Seafood from some parts of the oil-fouled Gulf of Mexico has been declared safe to eat by the government, based in part on human smell tests. But even some Gulf fishermen are questioning whether the fish and shrimp are OK to feed to their own families.
Some are turning up their noses at the smell tests - in which inspectors sniff seafood for chemical odors - and are demanding more thorough testing to reassure the buying public about the effects of the oil and the dispersants used to fight the slick.
"If I put fish in a barrel of water and poured oil and Dove detergent over that, and mixed it up, would you eat that fish?" asked Rusty Graybill, an oysterman and shrimp and crab fisherman from Louisiana's St. Bernard Parish. "I wouldn't feed it to you or my family. I'm afraid someone's going to get sick."
Now that a temporary cap has kept oil from spewing out of BP's blown-out well for more than two weeks, state-controlled fishing areas in Louisiana, Florida and Mississippi have slowly begun to reopen.
Despite splotches of chocolate-colored crude that wash up almost daily on protective boom and in marshes east of the Mississippi River, Louisiana has reopened those waters to fishing for such finfish varieties as redfish, mullet and speckled trout, and will allow shrimping when the season begins in two weeks. Oysters and blue crabs, which retain contaminants longer, are still off-limits.
Smell tests on dozens of specimens from the area revealed barely detectable traces of toxic substances, the Food and Drug Administration said. The state of Louisiana has also been testing fish tissue for oil since May and has not found it in amounts considered unsafe.
In Mississippi today, FDA Commissioner Dr. Margaret Hamburg said the government is "confident all appropriate steps have been taken to ensure that seafood harvested from the waters being opened today is safe and that Gulf seafood lovers everywhere can be confident eating and enjoying the fish and shrimp that will be coming out of this area."
Similarly, BP chief operating officer Doug Suttles said Sunday that authorities "wouldn't open these waters ... if it wasn't safe to eat the fish." He said he would eat Gulf seafood and "serve it to my family."
Experts say smell tests may sound silly but are a proven technique that saves time and money. Moreover, they are the only way to check fish for chemical dispersants, though FDA spokeswoman Meghan Scott said government scientists are developing a tissue test. It is not clear when it will be ready.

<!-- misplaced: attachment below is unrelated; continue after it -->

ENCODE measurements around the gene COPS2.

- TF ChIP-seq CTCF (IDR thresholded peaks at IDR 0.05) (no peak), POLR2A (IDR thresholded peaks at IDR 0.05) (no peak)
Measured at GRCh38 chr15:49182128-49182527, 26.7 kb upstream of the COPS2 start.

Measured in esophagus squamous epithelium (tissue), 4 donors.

Federal scientists say that unlike mercury, which accumulates in some fish, the most common cancer-causing compounds in oil are quickly metabolized and eliminated in the bodies of finfish and some crustaceans.
The FDA has declined repeated requests to provide information about the toxic substances that were found, but the agency is mostly looking for polycyclic aromatic hydrocarbons, or PAHs, which have been linked to cancer. The compound is found in many foods, such as corn oil, kale and smoked meats. Scientists studying the 1989 Exxon Valdez spill in Alaska found that the villagers' own smoked fish contained levels of the contaminant hundreds of times higher than those found in the shellfish tainted by the oil spill.
As for the dispersants, the Environmental Protection Agency said the ones used in the Gulf have low toxicity in humans, meaning the public health risk is low.
Ralph Portier, an aquatic toxicologist at Louisiana State University, said that all the data and testing he has reviewed so far show that seafood caught in the recently reopened areas of the Gulf is safe, and he would feel comfortable eating it. President Barack Obama ate Gulf seafood when he visited Mississippi a few weeks ago.
"The major theme here should be that we have no indication that there's a problem. We have not seen dispersant or the telltale signs of oil in finfish and shrimp," Portier said.
But his colleague Kevin Kleinow, a professor of aquatic toxicology, said he is laying off Gulf seafood until the government releases more specifics about the testing it conducted, including exactly what species are being monitored and what levels of toxic substances are being found.
He said he is also concerned that a smell test won't sniff out dispersants. "Some of them - we've done work on a number of surfactants that are used in dispersants - have very little odor," he said.
Louisiana Gov. Bobby Jindal called on BP to fund a 20-year testing and certification program to restore confidence in seafood from the Gulf, which accounts for a majority of the domestic shrimp and oysters eaten by Americans and about 2 percent of overall U.S. seafood consumption.
"This will be the most monitored, studied seafood you will get anywhere in the world," Jindal said. He provided few specifics and did not say how much such a program would cost. BP did not immediately return a call for comment.
Dawn Nunez, whose family operates a shrimp wholesale business in Louisiana, said he finds it absurd that the government is reopening the fishing grounds when so many doubts linger.
"It's nothing but a PR move," she said. "It's going to take years to know what damage they've done. It's just killed us all."
Not everyone is concerned.
Andrew Hunt, a real estate agent who lives in Meraux, La., motored his small recreational fishing boat out to the newly opened area of marsh and reeled in a foot-long speckled trout.
"We'll go and have us a nice little fish fry," he said.